What Does The Exit Of The United Kingdom From The European Union Mean To You?
Much to everyone’s surprise the United Kingdom has voted 1. Hesitancy now exists with stock markets around the world as it sinks in what exactly this means.
Adding to the doubt, the British Prime Minister, David Cameron has resigned, with a new leader set to be in place by October. The current lack of stability means that the markets are likely to remain volatile for some time. The new Prime Minister can vote against the outcome but there is significant doubt that this will happen.
Analysis given by major banks, the UK Treasury, the private sector and other economic resources shows that leaving the EU would cause a downturn in the UK economy. Currently we have seen a reactionary fall in share markets and bond yields, along with significant moves in currencies.
How does the UK’s vote affect International Markets?
It is believed that there will be a relatively small impact on the global economy, with experts suggesting a drag of around 0.2% on global growth over the next year or so. That said, with global growth already soft, the impact on market sentiment will not be a positive.
The area that has suffered the most significant fall is the financial stock across European markets. The Spanish bank stocks are down around 11%, Italian banks by around 13%, while German banks are down by around 3% up until the 24th June 2016 1.
However, defensive sectors including Real Estate Investment Trusts (REITs), Consumer Staples and, somewhat surprisingly, Commodities have performed better over the week to 24 June.
There hasn’t been significant impact to US markets, however their bank stocks have dropped 3% over the week 1.
How Does it affect You and the Australian Economy?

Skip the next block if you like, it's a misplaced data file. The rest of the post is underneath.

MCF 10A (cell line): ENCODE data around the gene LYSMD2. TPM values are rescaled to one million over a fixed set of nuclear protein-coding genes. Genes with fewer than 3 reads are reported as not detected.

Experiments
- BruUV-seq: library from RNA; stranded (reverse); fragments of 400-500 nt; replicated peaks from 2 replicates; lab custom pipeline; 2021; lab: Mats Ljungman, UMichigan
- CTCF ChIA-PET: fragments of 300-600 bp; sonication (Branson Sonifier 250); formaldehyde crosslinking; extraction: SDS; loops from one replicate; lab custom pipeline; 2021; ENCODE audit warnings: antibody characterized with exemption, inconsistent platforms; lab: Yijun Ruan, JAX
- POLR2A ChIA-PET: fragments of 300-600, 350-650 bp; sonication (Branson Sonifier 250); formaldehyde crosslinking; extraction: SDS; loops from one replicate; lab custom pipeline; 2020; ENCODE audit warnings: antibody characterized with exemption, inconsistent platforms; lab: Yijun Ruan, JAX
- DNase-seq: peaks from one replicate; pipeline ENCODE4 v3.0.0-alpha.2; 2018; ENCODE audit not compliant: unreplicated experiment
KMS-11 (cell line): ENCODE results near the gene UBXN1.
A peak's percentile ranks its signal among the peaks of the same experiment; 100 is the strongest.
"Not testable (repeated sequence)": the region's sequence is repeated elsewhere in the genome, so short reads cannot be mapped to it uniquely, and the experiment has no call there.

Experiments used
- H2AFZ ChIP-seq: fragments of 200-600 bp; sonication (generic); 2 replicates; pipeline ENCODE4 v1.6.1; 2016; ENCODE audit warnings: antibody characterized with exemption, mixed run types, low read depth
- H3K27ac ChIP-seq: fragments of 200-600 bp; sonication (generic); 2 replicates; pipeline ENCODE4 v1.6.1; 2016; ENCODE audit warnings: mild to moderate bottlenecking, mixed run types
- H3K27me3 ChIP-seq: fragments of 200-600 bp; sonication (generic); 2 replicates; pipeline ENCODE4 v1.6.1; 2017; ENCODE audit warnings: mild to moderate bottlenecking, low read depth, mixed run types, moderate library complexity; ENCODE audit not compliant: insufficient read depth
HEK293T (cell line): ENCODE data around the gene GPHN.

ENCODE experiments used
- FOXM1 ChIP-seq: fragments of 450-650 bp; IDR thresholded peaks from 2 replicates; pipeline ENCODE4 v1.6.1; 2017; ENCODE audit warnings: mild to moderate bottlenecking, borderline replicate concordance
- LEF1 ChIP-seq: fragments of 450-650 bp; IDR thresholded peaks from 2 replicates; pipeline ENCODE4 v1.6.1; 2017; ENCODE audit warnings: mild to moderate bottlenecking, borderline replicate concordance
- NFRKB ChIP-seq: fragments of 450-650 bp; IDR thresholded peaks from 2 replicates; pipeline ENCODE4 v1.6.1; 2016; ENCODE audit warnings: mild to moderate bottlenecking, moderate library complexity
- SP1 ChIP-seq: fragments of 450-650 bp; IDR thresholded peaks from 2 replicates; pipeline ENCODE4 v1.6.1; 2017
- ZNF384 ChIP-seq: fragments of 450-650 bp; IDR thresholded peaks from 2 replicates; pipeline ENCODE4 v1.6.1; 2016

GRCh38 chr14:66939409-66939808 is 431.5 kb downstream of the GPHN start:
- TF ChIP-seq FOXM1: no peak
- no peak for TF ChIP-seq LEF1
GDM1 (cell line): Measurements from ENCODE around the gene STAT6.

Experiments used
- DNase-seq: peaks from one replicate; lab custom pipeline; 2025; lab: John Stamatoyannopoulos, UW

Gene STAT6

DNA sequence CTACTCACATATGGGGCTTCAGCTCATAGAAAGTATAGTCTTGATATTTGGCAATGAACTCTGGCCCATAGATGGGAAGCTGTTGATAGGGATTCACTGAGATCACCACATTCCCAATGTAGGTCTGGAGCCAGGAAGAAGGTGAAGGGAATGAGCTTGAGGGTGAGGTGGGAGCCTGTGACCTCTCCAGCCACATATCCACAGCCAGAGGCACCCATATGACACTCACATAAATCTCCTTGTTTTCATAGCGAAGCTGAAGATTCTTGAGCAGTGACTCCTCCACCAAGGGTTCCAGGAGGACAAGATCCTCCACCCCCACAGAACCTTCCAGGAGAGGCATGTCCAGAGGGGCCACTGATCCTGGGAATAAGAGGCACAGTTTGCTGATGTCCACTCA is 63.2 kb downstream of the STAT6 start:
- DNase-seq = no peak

In terms of the Australian market, we know that the total direct exposure to UK earnings for the ASX 300 is in the region of 5% 1. This includes businesses which are focused on the UK, as well as the pockets of earnings from other companies. The direct impact on the Australian market is limited in terms of corporate fundamentals.
From this point it seems likely that we will see a period of volatility as the markets digest this news and make some sort of attempt to price in the implications. The ASX 300 fell over 3% on Friday 2; this sharp reaction was in part a result of the strong positive moves we saw in the days leading up to the referendum as the market largely discounted the chance that Britain might vote to leave. The ASX 300 had gained 2.2% for the week by Thursday’s 2 close and Friday’s fall was probably exaggerated by the sharp swing in opinion as the result proved the market wrong. Sectors’ performance on Friday was unsurprising; resources and banks were both down around 4%, offshore earners down broadly 3.5%, while REITs and defensive industrials were down 5% 1. Again, this must be seen within the context of the week’s prior moves
“…Some commentators say this is just another good buying opportunity, whilst others say that this is just the start of something larger with greater knock on effects and continued uncertainty…”
In the end analysis, Brexit has shown the benefit of being diversified.
What should you do now?
While we may see swings in the markets, it is expected these may eventually level out, given that central banks will step in, and overall, there is likely to be a moderate impact to global growth.
While headlines can be unsettling, it is important to remain focused on your overall investment strategy. To discuss your own situation, please contact us here.
This information (including taxation) is general in nature and does not consider your individual circumstances or needs. Do not act until you seek professional advice and consider a Product Disclosure Statement.
1: The post-Brexit investment landscape – June 2016. Millennium 3.
2: www.abc.net.au/news- 28/06/2016